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Interactions between the environmental pollutant 2,3,7,8- tetrachlorodibenzo-p-dioxin and coxsackievirus infection: Experimental studies in mice
Uppsala University, Medicinska vetenskapsområdet, Faculty of Medicine, Department of Medical Sciences.
1999 (English)Doctoral thesis, comprehensive summary (Other academic)
Abstract [en]

This thesis focuses on the interactions between 2,3,7,8-tetrachlorodibenzo-p-dioxin (TCDD) and infection. A model of human coxsackievirus type B3 (CB3) infection, adapted to A/J mice, was used.

The effects on some immune cell populations and host resistance to CB3 infection were studied immediately after TCDD exposure and 3 months later. NK cell activity increased in blood and spleen at both samplings, whereas T cell proliferation decreased by 60-65%. This finding was interpreted as a compensatory activation of NK cells because of T cell suppression. At 3 months, mortality was found to increase during early infection despite that TCDD limited the inflammatory lesions and virus count in themyocardium. The size of the inflammatory lesion correlated positively to myocardial virus and calcium content, but negatively to the magnesium content. Calcification is a negative prognostic sign and magnesium deficiency increases the risk for arrhythmias.Despite the beneficial effects in the myocardium, immunosuppressive effects of TCDD may have changed the virulence and pathogenesis in other organs.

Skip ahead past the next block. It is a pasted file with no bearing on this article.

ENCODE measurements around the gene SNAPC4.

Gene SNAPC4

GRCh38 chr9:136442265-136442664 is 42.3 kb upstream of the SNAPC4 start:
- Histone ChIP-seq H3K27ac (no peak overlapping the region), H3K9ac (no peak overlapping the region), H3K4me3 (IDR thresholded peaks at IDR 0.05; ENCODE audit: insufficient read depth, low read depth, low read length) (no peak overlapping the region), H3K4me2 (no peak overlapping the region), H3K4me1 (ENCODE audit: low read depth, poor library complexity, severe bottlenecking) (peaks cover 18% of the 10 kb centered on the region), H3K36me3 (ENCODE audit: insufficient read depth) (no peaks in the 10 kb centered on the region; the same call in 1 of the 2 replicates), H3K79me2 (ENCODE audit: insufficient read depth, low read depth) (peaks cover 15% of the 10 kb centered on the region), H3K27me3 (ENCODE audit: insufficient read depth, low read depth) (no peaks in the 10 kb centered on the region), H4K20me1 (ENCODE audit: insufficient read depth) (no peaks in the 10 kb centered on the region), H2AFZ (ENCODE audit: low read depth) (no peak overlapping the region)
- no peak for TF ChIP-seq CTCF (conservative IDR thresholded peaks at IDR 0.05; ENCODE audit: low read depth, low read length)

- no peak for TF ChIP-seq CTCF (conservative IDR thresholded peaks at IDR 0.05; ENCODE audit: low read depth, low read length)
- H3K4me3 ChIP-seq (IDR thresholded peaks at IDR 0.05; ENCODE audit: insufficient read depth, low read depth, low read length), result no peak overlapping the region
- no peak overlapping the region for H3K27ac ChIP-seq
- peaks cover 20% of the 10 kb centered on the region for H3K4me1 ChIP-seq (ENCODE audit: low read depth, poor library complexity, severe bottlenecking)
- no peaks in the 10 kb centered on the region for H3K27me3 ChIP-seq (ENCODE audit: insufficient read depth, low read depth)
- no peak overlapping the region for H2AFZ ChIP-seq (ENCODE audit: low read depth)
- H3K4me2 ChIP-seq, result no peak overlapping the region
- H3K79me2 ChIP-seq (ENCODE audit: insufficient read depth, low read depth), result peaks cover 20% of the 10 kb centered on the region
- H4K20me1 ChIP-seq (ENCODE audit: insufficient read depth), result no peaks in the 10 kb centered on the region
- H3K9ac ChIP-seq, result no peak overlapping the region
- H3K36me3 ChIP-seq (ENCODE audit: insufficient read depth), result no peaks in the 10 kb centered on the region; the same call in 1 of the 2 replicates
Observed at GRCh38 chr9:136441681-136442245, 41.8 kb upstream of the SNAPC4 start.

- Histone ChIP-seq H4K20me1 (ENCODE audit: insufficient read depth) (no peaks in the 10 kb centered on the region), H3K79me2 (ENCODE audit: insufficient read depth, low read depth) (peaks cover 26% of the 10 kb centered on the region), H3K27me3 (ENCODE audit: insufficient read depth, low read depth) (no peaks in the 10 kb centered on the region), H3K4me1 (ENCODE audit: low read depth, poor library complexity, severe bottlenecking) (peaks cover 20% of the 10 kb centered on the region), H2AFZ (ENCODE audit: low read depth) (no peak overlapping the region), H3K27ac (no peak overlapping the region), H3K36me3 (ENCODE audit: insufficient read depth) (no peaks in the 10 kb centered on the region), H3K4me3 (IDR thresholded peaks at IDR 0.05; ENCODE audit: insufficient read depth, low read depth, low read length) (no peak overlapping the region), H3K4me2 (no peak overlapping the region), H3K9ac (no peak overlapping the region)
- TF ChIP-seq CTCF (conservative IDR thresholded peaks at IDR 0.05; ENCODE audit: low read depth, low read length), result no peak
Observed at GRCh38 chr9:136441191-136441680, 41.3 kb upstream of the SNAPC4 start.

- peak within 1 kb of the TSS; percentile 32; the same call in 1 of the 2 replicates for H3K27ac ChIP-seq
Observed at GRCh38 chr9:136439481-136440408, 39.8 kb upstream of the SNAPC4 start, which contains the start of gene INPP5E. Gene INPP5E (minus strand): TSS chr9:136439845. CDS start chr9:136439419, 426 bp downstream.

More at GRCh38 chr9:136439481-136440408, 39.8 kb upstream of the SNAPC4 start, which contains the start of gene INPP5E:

TCDD tissue accumulation was determined during ongoing CB3 infection. Infection increased the accumulation in the organs actively involved in the infectious process, i.e. the thymus, spleen, heart and pancreas, but also in the brain. In the thymus, the toxicity threshold concentration was surpassed during infection. TCDD administered before infection was redistributed during the infection, chiefly to the above-mentioned organs. The TCDD concentration also markedly increased in adipose tissue, a major TCDD storage depot, suggesting increased retention in the body. TCDD induced cytochrome P450 1A1 (CYP1A1) in the liver tenfold, whereas infection suppressedCYP1A1 activity by 75%. These results suggest that CB3 infection down-regulates TCDD metabolism and elimination, which helps explain the increased TCDD accumulation observed in the present study. This could also increase the risk for toxic insult of TCDD in target organs. Since infectious agents are common environmental factors that can influence the toxicity of chemical compounds, this should be considered in risk assessments of toxic substances present in the environmental setting.

Place, publisher, year, edition, pages
Uppsala: Acta Universitatis Upsaliensis , 1999. , 50 p.
Comprehensive Summaries of Uppsala Dissertations from the Faculty of Medicine, ISSN 0282-7476 ; 850
Keyword [en]
Medical sciences
Keyword [sv]
National Category
Medical and Health Sciences
Research subject
Infectious Diseases
URN: urn:nbn:se:uu:diva-983ISBN: 91-554-4488-1OAI: oai:DiVA.org:uu-983DiVA: diva2:173322
Public defence
1999-06-01, lecture hall, Uppsala University Hospital, Entrance 50, Uppsala, 09:15
Available from: 1999-05-11 Created: 1999-05-11Bibliographically approved

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